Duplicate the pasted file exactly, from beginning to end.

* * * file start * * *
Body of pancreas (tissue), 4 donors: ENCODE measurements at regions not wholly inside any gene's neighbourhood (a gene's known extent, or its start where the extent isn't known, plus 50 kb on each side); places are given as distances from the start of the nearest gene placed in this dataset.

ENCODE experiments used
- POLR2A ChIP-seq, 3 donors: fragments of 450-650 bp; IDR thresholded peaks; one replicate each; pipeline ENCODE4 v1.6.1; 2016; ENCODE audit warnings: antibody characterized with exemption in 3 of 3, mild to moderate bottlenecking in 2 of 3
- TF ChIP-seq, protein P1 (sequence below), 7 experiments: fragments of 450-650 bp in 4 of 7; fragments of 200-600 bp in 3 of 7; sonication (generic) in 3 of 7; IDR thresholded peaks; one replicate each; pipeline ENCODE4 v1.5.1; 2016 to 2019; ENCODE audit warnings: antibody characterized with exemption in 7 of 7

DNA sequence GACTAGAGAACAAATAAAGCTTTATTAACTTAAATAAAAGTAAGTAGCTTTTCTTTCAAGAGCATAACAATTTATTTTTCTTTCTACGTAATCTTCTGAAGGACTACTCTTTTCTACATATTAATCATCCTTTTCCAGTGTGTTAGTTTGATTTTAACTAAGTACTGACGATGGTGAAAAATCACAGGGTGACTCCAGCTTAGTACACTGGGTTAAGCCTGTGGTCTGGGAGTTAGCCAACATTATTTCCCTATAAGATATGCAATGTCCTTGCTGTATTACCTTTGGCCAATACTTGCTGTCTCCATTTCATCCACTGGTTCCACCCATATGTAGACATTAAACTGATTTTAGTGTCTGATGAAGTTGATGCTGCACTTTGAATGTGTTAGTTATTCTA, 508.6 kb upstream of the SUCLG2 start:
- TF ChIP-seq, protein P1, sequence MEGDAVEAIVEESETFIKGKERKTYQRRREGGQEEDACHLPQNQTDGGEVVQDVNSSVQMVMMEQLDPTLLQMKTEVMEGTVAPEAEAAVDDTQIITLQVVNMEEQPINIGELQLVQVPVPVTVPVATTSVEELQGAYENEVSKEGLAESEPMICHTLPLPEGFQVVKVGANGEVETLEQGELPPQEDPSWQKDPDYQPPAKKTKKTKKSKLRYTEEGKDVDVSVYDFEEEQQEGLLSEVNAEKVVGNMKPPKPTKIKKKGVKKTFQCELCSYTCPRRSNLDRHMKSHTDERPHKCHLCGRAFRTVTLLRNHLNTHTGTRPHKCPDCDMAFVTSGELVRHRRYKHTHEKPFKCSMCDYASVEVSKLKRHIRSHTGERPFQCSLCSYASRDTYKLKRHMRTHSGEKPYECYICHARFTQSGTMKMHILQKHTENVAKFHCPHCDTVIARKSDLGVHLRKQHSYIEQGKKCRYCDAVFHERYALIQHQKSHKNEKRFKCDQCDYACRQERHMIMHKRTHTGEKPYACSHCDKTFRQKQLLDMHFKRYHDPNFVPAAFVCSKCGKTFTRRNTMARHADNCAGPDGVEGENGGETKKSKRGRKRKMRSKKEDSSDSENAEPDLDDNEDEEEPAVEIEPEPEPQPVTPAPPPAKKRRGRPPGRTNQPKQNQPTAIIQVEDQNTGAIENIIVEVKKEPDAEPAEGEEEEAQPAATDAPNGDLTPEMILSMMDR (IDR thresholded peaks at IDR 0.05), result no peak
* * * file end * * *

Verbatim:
Body of pancreas (tissue), 4 donors: ENCODE measurements at regions not wholly inside any gene's neighbourhood (a gene's known extent, or its start where the extent isn't known, plus 50 kb on each side); places are given as distances from the start of the nearest gene placed in this dataset.

ENCODE experiments used
- POLR2A ChIP-seq, 3 donors: fragments of 450-650 bp; IDR thresholded peaks; one replicate each; pipeline ENCODE4 v1.6.1; 2016; ENCODE audit warnings: antibody characterized with exemption in 3 of 3, mild to moderate bottlenecking in 2 of 3
- TF ChIP-seq, protein P1 (sequence below), 7 experiments: fragments of 450-650 bp in 4 of 7; fragments of 200-600 bp in 3 of 7; sonication (generic) in 3 of 7; IDR thresholded peaks; one replicate each; pipeline ENCODE4 v1.5.1; 2016 to 2019; ENCODE audit warnings: antibody characterized with exemption in 7 of 7

DNA sequence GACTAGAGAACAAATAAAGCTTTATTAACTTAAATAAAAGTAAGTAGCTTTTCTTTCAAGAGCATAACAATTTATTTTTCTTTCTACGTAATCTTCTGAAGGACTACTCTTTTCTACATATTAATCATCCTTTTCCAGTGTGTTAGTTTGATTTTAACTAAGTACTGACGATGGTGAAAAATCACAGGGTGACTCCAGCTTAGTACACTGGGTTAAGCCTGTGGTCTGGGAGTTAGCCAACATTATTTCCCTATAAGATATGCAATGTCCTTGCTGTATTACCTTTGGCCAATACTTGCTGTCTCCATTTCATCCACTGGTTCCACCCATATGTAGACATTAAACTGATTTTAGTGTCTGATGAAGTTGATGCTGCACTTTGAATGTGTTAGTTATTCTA, 508.6 kb upstream of the SUCLG2 start:
- TF ChIP-seq, protein P1, sequence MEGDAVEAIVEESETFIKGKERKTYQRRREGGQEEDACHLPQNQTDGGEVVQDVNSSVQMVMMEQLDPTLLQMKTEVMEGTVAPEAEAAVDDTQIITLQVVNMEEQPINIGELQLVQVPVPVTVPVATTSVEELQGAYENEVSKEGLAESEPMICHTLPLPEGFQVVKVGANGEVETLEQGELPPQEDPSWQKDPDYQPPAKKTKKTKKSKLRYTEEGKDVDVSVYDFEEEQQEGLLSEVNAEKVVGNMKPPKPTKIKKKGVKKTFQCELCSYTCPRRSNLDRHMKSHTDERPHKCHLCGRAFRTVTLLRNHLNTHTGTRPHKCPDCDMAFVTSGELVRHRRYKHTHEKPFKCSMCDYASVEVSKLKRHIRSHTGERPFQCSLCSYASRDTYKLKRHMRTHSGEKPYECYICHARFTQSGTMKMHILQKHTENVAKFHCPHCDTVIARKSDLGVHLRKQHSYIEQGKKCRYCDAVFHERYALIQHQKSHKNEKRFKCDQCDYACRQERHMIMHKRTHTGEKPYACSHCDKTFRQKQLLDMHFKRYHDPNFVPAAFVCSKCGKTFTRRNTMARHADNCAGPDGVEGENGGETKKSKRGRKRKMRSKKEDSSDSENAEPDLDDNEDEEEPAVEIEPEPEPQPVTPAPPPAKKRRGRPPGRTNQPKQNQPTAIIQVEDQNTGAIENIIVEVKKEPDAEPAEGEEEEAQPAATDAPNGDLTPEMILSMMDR (IDR thresholded peaks at IDR 0.05), result no peak